The Long-Run Performance of U.S. Bidding Firms in the Post M&A Period: The Impact of Bid Type, Payment Method and Industry Specialisation

  •  George Giannopoulos    
  •  Andrew Holt    
  •  Ehsan Khansalar    
  •  Patrick Mogoya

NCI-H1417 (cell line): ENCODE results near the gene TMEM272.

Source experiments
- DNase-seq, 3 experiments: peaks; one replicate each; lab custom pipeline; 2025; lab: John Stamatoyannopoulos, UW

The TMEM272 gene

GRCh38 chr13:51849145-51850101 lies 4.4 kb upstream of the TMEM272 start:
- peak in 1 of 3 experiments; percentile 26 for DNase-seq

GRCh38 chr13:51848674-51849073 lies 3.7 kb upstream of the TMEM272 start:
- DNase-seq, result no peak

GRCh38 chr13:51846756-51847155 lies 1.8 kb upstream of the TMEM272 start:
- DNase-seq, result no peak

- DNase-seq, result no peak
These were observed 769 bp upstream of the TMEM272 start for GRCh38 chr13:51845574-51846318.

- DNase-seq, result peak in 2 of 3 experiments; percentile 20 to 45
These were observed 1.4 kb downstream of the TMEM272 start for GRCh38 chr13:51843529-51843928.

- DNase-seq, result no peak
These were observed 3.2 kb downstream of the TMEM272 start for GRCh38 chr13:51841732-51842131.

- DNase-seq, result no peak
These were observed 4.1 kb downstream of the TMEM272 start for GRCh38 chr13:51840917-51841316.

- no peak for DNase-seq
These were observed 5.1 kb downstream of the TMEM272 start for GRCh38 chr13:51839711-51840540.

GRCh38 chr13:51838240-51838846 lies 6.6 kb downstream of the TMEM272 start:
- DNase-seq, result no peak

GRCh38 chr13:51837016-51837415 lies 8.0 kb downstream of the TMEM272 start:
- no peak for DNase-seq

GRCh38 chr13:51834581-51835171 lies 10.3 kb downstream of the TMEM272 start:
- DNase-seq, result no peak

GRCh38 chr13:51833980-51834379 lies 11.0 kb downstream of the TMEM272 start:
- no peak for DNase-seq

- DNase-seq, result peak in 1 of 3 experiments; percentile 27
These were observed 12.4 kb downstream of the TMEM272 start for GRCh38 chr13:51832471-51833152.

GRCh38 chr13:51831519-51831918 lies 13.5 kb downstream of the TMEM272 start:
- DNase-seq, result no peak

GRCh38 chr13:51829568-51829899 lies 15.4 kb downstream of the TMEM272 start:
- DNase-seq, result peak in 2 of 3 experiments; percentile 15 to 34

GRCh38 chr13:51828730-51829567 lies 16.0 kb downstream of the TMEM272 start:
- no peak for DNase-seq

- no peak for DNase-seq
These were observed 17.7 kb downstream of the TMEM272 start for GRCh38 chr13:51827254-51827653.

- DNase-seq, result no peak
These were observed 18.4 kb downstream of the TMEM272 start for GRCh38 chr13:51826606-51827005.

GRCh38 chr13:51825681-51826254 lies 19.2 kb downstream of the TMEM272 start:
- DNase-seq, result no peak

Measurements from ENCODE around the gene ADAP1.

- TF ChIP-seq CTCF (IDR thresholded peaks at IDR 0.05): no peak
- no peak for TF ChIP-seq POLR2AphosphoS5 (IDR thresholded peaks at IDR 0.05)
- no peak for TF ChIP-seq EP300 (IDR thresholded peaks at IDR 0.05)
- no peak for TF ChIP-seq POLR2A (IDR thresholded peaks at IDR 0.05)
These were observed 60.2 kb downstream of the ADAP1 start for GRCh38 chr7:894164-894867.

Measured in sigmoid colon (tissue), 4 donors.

This study investigates how mergers and acquisitions (M&A) affect the wealth of shareholders of public firms in the United States (U.S). More specifically, it investigates whether the nature of the bid, the payment method used, and the type of M&A have implications for shareholders of U.S bidding firms. The study analyses 352 mergers and acquisitions in the U.S during the period 1999-2008, and its results indicate that bidding firms suffer significant negative buy-and-hold abnormal returns in the three years period after a M&A announcement. The results also suggest that, in the long-run, hostile bids and cash-financed bidders outperform friendly bids and stock-funded bidders, respectively. Furthermore, the study also finds that in the long-run bidder firms that focus on industry specialisation within their M&A targets significantly outperform firms that adopt a more diversified strategy. The analysis also investigates the effects of M&A specialisation/diversification in six different sectors, and finds that specialised bidders outperform diversified bidders in four sectors: consumer & basic materials, energy & utilities, communications and technology. Furthermore, bidder firms in the financial services sector perform significantly better when diversifying into other sectors, while the performance of bidder firms in the industrial sector appears unaffected by the degree of M&A specialisation or diversification.

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